FEATURE: Mexican rebar market expected to be stable in 2016

The Mexican rebar market is expected to remain largely stable in 2016, as private investments in the construction sector are compensating for reduced expenditure on public works.

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Rebar sales to Mexico’s domestic market came to around 3.50 million tonnes in 2015, according to figures from local steel distributors’ association Conadiac.

This year, sales are expected to remain “very close” to 2015’s level, the association said.

“Despite recent adjustments in national public investments, the rebound in private construction has been very positive,” Conadiac told Steel First. “However, expectations for the construction sector are suffering consecutive downward revisions.”

In June, Mexico’s construction chamber, CMIC, cut its growth forecast for the sector in 2016 to 2.30% from a previous prediction of a 3% rise.

The government’s recent spending cuts were the main factor behind the reduction.

Mexico’s construction activity increased by 2.50% from January to May compared with the corresponding period in 2015, according to national statistics agency Inegi.

The country’s rebar market is mainly supplied by local producers ArcelorMittal, Ternium, Deacero, Simec, Talleres y Aceros (Tyasa) and Gerdau Corsa.

ArcelorMittal owns the Lázaro Cárdenas unit, one of the largest rebar and wire rod facilities in the country. ArcelorMittal México produced 1.5 million tonnes of crude steel in 2015.

Ternium México owns four rolling mills for long products, with annual capacity for 1.11 million tonnes of steel products.

Gerdau’s Mexican subsidiary, Gerdau Corsa, has installed capacity for 500,000 tpy of crude steel.

And Deacero has crude steel production capacity of 4.5 million tonnes, although it only produced 2.87 million tonnes in 2015.

The company announced production and job cuts last year, which it attributed to “unfair trade practices”.

Foreign trade
Last year, Mexico became more active in its use of trade defence measures, after several companies announced production and job adjustments.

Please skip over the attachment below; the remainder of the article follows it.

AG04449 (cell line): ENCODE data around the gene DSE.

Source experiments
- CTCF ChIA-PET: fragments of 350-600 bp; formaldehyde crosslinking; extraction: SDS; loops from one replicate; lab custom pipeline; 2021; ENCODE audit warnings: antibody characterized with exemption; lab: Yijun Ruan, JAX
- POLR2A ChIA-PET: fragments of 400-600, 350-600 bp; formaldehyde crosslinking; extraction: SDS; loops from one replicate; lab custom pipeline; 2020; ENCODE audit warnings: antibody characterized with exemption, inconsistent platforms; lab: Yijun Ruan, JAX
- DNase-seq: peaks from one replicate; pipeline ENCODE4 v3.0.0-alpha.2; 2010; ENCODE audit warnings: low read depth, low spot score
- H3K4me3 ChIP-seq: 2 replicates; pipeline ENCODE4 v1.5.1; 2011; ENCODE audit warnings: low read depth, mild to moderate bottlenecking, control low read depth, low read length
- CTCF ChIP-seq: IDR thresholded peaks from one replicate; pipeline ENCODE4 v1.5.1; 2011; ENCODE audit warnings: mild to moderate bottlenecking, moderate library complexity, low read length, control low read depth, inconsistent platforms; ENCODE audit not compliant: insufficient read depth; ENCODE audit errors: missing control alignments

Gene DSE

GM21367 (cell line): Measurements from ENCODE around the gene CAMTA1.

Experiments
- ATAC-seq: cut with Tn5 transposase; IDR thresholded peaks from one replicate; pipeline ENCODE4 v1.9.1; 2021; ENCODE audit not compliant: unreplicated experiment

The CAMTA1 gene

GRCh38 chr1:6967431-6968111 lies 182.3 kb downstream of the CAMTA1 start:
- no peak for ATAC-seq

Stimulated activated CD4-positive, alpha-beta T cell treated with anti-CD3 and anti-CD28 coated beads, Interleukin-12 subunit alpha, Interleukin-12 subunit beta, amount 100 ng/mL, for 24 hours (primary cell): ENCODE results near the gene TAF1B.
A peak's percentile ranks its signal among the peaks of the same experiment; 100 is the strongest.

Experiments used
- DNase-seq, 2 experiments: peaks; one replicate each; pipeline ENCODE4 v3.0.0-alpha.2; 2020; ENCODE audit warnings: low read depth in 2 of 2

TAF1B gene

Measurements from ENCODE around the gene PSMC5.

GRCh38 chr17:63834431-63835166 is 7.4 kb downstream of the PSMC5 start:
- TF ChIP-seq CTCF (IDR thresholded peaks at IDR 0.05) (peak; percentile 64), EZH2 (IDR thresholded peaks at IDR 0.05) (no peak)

In the most efficient of these measures, the government imposed a provisional duty of 15% on imports of slab, cold rolled coil, hot rolled coil, heavy plate and wire rod, but no action was taken against rebar volumes.

“Most of the national consumption [of rebar] is met by local producers, and clients rely on imports only in exceptional cases,” Conadiac said.

Mexican mills were reported to be preparing a trade case against rebar imports, but an investigation has yet to be started.

Imports may represent only a fraction of Mexico’s total rebar consumption, but inbound shipment volumes of the product are on the rise.

From January to May, Mexican rebar imports, classified under tariff code 72142001, totalled 30,542 tonnes, compared with 19,707 tonnes a year earlier, according to figures from the country’s economy secretariat.

Portugal was the largest provider of rebar to Mexico in January-May 2016, with 15,593 tonnes, followed by Spain, with 6,489 tonnes.

In the export market, Mexican rebar has been subject to anti-dumping duties in the USA since 2014, and in Chile since May this year.

From January to May, Mexico’s rebar exports amounted to 169,680 tonnes, up from 146,745 tonnes in the same five months of 2015, economy secretariat data show.

Exports to the USA amounted to 1,710 tonnes during the period, down from 1,974 tonnes a year earlier.

Shipments to Chile were 34,172 tonnes in January-May this year, up from 23,236 tonnes in the corresponding period in 2015. But rebar exports to the country were reduced to zero in May 2016.

In turn, Mexican producers have increased shipments to other South American countries.

Colombia was the largest buyer of Mexican rebar, with 83,698 tonnes from January to May this year, compared with 78,231 tonnes in the corresponding period in 2015.

Rebar exports to Peru came to 26,499 tonnes in the year-to-May, against 12,751 tonnes a year earlier.

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